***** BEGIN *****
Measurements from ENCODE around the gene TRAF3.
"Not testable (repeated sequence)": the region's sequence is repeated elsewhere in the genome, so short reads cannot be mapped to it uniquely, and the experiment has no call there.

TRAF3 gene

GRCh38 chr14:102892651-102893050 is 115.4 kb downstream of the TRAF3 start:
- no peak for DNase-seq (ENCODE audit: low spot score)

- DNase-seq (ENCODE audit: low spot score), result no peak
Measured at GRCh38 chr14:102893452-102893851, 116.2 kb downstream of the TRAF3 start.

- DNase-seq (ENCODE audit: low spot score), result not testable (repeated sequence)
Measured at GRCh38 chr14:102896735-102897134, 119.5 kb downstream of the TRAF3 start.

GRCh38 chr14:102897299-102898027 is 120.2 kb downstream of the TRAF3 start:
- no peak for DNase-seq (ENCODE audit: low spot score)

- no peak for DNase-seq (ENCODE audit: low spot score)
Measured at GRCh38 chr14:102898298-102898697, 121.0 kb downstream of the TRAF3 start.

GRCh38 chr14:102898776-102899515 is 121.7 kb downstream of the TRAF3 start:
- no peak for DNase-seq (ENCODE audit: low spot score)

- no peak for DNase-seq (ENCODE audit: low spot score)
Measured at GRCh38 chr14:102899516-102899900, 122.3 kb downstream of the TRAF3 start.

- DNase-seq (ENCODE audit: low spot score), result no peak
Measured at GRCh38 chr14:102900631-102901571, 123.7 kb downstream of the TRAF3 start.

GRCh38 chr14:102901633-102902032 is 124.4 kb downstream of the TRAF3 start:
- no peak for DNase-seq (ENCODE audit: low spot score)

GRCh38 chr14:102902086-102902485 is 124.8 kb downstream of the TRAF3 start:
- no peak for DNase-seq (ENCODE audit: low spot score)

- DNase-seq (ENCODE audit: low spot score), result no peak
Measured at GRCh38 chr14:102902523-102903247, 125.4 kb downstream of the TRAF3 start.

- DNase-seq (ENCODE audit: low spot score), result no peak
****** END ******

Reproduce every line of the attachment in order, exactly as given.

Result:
Measurements from ENCODE around the gene TRAF3.
"Not testable (repeated sequence)": the region's sequence is repeated elsewhere in the genome, so short reads cannot be mapped to it uniquely, and the experiment has no call there.

TRAF3 gene

GRCh38 chr14:102892651-102893050 is 115.4 kb downstream of the TRAF3 start:
- no peak for DNase-seq (ENCODE audit: low spot score)

- DNase-seq (ENCODE audit: low spot score), result no peak
Measured at GRCh38 chr14:102893452-102893851, 116.2 kb downstream of the TRAF3 start.

- DNase-seq (ENCODE audit: low spot score), result not testable (repeated sequence)
Measured at GRCh38 chr14:102896735-102897134, 119.5 kb downstream of the TRAF3 start.

GRCh38 chr14:102897299-102898027 is 120.2 kb downstream of the TRAF3 start:
- no peak for DNase-seq (ENCODE audit: low spot score)

- no peak for DNase-seq (ENCODE audit: low spot score)
Measured at GRCh38 chr14:102898298-102898697, 121.0 kb downstream of the TRAF3 start.

GRCh38 chr14:102898776-102899515 is 121.7 kb downstream of the TRAF3 start:
- no peak for DNase-seq (ENCODE audit: low spot score)

- no peak for DNase-seq (ENCODE audit: low spot score)
Measured at GRCh38 chr14:102899516-102899900, 122.3 kb downstream of the TRAF3 start.

- DNase-seq (ENCODE audit: low spot score), result no peak
Measured at GRCh38 chr14:102900631-102901571, 123.7 kb downstream of the TRAF3 start.

GRCh38 chr14:102901633-102902032 is 124.4 kb downstream of the TRAF3 start:
- no peak for DNase-seq (ENCODE audit: low spot score)

GRCh38 chr14:102902086-102902485 is 124.8 kb downstream of the TRAF3 start:
- no peak for DNase-seq (ENCODE audit: low spot score)

- DNase-seq (ENCODE audit: low spot score), result no peak
Measured at GRCh38 chr14:102902523-102903247, 125.4 kb downstream of the TRAF3 start.

- DNase-seq (ENCODE audit: low spot score), result no peak